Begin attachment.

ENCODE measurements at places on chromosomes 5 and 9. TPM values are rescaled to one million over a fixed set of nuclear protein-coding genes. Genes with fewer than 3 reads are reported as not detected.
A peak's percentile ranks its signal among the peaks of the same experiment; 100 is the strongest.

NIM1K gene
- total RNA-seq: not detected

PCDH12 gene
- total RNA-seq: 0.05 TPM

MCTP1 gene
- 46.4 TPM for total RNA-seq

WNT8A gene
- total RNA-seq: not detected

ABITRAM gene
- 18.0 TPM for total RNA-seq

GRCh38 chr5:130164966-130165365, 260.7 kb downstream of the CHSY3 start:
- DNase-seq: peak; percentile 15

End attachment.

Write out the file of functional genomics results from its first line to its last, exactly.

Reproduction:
ENCODE measurements at places on chromosomes 5 and 9. TPM values are rescaled to one million over a fixed set of nuclear protein-coding genes. Genes with fewer than 3 reads are reported as not detected.
A peak's percentile ranks its signal among the peaks of the same experiment; 100 is the strongest.

NIM1K gene
- total RNA-seq: not detected

PCDH12 gene
- total RNA-seq: 0.05 TPM

MCTP1 gene
- 46.4 TPM for total RNA-seq

WNT8A gene
- total RNA-seq: not detected

ABITRAM gene
- 18.0 TPM for total RNA-seq

GRCh38 chr5:130164966-130165365, 260.7 kb downstream of the CHSY3 start:
- DNase-seq: peak; percentile 15